This 3 bean chili is packed with fiber and iron and will knock your socks off with taste. You can always add more chili powder or green chilis if you want more kick.
Cold weather seems to call out for something warm, and nothing beats a hot bowl of chili on a winter day. Whether you like it spicy or mild, packed with vegetables or rich with beans, chili is a versatile dish that can accommodate all sorts of tastes and preferences.
For those on a plant-based diet, a chili featuring a variety of nutrient-dense beans is an easy recipe to whip up when the temperatures dip into sweater weather.
And while you can feature just about any bean in a chili (since the answer to "which beans are good for diabetics" is "all of them"), this recipe calls on three of our favorites: pinto, kidney, and black beans.
A great way to put a healthy spin on familiar favorites!
Why are Beans So Nutritious?
Pinto beans are not only full of vitamins and minerals but may also offer several impressive health benefits. Pinto beans are primarily comprised of carbohydrates, fiber, and protein. They also pack an incredible punch of vitamins and minerals. So are pinto beans okay for diabetics? Yep! And you'll see a similar answer throughout this section.
Kidney beans are mainly composed of carbohydrates and fiber but also serve as a good source of protein. Only 3.5 ounces (100 grams) of boiled kidney beans boast almost 9 grams of protein, accounting for 27% of the total calorie content.
Kidney beans are rich in various vitamins and minerals, including:
Finally, black beans contain fiber, potassium, folate, vitamin B6, and phytonutrients to boost your health. Coupled with its lack of cholesterol, black beans are a great way to support your heart. The fiber also helps to lower the total amount of cholesterol in the blood and decrease the risk of heart disease.
Together, pinto, kidney, and black beans deliver a carbohydrate-rich meal to help regulate your blood glucose. And, depending on the spices you choose to add, the beans can satisfy many different tastes. In fact, the only time eating beans might negatively affect a person's blood sugar levels is if you're eating super sugary baked beans.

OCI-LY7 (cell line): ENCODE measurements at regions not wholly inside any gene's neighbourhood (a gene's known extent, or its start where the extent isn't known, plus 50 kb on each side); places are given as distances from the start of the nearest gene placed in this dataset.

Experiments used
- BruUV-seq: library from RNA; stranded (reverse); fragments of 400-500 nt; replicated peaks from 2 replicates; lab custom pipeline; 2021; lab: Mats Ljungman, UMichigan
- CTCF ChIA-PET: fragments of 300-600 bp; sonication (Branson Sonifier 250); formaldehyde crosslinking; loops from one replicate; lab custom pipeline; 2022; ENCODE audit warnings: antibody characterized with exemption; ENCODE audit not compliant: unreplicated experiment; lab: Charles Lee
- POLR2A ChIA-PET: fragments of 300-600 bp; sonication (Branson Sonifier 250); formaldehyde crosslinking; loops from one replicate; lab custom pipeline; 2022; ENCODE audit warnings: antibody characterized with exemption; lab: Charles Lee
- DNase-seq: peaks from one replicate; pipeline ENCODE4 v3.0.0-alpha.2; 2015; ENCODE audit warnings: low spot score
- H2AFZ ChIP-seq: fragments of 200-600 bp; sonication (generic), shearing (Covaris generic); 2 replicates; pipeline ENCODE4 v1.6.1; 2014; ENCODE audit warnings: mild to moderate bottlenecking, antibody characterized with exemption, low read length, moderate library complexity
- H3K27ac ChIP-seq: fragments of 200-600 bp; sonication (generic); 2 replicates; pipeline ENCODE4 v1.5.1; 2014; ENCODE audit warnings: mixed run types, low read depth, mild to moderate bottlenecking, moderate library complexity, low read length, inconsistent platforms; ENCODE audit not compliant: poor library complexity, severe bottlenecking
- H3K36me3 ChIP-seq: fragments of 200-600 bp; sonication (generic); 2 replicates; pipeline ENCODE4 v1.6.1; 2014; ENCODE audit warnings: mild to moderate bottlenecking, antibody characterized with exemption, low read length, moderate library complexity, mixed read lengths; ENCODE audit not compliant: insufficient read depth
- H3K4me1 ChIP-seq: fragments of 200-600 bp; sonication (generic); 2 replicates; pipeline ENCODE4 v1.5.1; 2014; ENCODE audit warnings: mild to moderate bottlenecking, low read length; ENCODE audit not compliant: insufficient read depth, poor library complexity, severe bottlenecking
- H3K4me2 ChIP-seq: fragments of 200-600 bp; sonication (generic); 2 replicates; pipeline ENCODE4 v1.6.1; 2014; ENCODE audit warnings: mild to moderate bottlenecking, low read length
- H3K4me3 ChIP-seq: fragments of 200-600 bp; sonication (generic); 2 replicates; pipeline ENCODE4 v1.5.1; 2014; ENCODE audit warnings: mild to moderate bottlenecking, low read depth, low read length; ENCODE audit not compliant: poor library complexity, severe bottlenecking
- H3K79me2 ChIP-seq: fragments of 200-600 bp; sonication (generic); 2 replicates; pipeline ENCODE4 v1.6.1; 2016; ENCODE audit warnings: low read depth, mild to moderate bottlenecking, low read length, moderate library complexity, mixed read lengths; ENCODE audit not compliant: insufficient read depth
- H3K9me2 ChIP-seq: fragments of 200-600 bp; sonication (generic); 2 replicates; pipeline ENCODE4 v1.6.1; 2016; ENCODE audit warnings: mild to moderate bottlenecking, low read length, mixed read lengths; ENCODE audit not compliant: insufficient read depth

What’s so Wonderful About Carbohydrate-Rich Ingredients?
Carbohydrates break down into a form of fuel called glucose, which your muscles and liver use. If you are living with type 2 diabetes already, you should definitely be aware of how carbohydrate-rich foods impact your blood glucose levels while you’re in the process of reversing insulin resistance. This will help you make sure that you stay in safe ranges during your transition to a more insulin sensitizing lifestyle.
However, carbohydrates are actually a vital part of any healthy diabetes diet aimed at reversing type 2 diabetes, because they help fight the true, underlying cause of your condition: insulin resistance.
Not many people understand this, but the true underlying cause of diabetes and its complications is a condition called insulin resistance.
Insulin resistance is the buildup of dietary fat in cells that aren't meant to store it. When you have insulin resistance, your cells reject the glucose in your blood as they try to burn that fat, causing your blood glucose (blood sugar) to spike.
This is what causes the complications associated with diabetes. So by carefully reducing your dietary fat while increasing nutrient-dense carbohydrates in your diet, you are aiding your body returning to its optimal functioning.
Click here to read more about how carbohydrates affect your blood glucose.
Tips for Buying Beans
When shopping for beans, you have two options: dried beans versus canned. If you're looking to save money, dried beans are almost always cheaper than canned because one bag will last longer than a single can.
Canned beans are pre-cooked and stored in water, while dried beans are dehydrated and pre-cooked and therefore, they weigh less. After soaking or boiling your dried beans in water, they will weigh more, so in the end, you will get more from the bag of dried beans than a single can of beans.
Nutrition-wise, canned and cooked beans are relatively comparable, as dehydrated and cooked beans contain the same amount of protein, fat content, and mostly the same ingredients.
However, you should be wary while buying canned beans, as sometimes, they're stored in incredibly salty water, so be sure to read the ingredient list before grabbing that can. You can also rinse your beans, and doing so can cut the sodium content in half.
Photos by: Michael Fleming
Recipe by: Stefanie Dougherty @greensagelife
3 Bean Chili
- 1/4 cup Vegetable Broth, Low-Sodium
- 3 cup Onion
- 6 Cloves Garlic
- 1 Green Bell Pepper
- 1 Red Bell Pepper
- 1 tbsp Chili Powder
- 2 tbsp Ground Cumin
- 1/4 tsp Oregano
- 1 1/2 tsp Sweet Paprika
- 3 cup Pinto Beans (Cooked)
- 3 cup Red Kidney Beans (Cooked)
- 3 cup Black Beans (Cooked)
- 3 cup Canned Diced Tomatoes, Low-Sodium
- 1/2 cup Tomato Paste
- 1/2 cup Canned Green Chili
- 2 cup Water
- 1/2 tsp Ground Black Pepper
- In a large saucepan over medium heat, heat up the vegetable broth. Add the onion, green and red bell pepper, and garlic. Sauté, stirring until the onions are soft, 5 to 7 minutes.
- Add the seasonings, all beans, diced tomatoes, tomato, green chilis, and water.
- Bring to a boil, reduce heat and simmer for 30 to 40 minutes.
- Serve in bowls.
- Add more water if needed to achieve the consistency you prefer.